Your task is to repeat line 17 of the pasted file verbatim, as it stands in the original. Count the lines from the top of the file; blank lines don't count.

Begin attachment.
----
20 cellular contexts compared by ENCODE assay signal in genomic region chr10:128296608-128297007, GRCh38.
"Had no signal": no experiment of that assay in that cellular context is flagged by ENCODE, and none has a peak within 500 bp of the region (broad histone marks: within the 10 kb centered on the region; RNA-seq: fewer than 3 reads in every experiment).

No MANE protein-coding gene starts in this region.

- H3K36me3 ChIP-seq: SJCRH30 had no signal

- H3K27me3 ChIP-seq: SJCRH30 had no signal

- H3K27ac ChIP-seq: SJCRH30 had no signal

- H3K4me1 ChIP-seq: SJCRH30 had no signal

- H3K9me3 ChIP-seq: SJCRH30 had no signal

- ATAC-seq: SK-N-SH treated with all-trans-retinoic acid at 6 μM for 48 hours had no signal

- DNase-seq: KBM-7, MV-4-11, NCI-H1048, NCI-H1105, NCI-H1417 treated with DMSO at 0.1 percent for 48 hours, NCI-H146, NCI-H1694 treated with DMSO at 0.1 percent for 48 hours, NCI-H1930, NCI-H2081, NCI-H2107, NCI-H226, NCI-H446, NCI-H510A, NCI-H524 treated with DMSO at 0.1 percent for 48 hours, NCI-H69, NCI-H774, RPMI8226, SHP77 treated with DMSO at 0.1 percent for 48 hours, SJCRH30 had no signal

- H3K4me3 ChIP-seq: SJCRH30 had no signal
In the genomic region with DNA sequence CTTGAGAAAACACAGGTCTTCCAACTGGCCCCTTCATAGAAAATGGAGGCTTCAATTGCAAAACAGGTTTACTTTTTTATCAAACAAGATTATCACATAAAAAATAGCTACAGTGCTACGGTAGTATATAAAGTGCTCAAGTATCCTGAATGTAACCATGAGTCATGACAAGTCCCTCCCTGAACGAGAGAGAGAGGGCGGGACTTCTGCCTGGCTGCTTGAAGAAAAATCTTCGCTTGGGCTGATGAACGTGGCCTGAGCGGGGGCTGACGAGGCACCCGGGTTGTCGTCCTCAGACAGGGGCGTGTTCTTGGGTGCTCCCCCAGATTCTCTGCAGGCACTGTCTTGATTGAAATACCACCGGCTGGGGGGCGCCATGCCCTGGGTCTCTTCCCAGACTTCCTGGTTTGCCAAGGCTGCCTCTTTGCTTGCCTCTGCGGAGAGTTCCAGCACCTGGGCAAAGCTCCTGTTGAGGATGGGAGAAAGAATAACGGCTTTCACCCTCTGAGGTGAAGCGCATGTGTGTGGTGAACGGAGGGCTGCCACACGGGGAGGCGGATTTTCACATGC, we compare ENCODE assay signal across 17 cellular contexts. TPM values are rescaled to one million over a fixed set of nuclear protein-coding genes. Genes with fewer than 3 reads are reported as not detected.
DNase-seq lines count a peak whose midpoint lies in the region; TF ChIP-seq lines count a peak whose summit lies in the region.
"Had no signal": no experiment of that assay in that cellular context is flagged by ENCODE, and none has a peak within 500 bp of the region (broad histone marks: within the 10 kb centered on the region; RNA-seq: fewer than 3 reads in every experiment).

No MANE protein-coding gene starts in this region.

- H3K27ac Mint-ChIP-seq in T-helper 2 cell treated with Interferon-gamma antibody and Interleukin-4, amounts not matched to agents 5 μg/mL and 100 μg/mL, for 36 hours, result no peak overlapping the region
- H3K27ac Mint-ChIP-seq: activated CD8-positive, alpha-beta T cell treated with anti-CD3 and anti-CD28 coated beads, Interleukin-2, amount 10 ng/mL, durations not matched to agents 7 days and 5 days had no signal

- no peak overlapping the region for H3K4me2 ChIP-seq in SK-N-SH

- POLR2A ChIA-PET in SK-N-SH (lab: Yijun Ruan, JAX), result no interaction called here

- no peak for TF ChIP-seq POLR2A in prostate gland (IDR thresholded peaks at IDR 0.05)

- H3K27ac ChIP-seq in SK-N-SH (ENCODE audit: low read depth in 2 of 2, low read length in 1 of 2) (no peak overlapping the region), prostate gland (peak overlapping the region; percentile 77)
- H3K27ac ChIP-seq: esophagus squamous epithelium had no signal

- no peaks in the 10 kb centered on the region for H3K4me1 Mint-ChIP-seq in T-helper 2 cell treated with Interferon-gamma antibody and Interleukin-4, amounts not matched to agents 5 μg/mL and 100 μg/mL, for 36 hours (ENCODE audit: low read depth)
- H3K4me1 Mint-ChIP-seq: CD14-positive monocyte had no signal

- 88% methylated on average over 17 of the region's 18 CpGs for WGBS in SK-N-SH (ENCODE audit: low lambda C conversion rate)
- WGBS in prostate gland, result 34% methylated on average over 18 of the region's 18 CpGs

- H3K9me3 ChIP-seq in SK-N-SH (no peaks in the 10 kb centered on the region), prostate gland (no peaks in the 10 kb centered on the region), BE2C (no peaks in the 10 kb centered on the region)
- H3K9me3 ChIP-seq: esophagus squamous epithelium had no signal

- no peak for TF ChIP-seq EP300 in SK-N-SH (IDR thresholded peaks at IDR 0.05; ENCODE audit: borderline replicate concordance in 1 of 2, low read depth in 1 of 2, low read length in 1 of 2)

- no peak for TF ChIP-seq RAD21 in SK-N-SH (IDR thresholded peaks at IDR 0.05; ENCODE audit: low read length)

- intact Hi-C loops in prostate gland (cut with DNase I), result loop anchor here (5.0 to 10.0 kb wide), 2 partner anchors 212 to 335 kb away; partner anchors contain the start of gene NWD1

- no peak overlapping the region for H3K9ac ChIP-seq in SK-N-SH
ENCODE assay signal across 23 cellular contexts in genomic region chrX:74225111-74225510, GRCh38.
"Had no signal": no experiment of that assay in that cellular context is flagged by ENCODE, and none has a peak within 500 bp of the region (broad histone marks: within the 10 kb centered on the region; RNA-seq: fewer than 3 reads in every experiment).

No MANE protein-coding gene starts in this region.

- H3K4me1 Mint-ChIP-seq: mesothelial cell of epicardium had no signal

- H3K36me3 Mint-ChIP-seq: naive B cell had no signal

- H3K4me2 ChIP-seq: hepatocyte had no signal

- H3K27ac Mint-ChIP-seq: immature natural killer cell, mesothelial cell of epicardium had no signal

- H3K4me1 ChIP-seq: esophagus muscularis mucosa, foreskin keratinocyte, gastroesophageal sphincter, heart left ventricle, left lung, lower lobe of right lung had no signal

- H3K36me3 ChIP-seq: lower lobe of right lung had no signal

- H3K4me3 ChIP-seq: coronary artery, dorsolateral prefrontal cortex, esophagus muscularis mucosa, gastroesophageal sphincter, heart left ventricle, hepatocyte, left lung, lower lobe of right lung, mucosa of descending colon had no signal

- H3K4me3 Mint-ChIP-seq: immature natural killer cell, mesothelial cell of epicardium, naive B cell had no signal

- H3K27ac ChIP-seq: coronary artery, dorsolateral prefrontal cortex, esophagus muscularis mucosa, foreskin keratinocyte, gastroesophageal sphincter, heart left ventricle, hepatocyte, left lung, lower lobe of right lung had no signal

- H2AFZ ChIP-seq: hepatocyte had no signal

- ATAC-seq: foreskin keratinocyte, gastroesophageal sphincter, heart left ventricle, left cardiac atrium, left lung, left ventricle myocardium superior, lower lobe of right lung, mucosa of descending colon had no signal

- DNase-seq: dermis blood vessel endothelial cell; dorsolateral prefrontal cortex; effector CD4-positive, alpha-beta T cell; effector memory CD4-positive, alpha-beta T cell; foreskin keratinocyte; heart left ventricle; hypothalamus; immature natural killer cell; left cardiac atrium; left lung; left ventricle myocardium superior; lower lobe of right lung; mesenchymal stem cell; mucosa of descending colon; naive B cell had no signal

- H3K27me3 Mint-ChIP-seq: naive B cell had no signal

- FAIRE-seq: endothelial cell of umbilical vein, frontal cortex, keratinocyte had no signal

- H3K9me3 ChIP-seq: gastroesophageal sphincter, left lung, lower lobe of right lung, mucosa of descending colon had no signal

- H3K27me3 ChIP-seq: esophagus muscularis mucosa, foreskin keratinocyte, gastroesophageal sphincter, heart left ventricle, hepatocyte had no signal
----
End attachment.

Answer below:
- H3K27ac Mint-ChIP-seq: activated CD8-positive, alpha-beta T cell treated with anti-CD3 and anti-CD28 coated beads, Interleukin-2, amount 10 ng/mL, durations not matched to agents 7 days and 5 days had no signal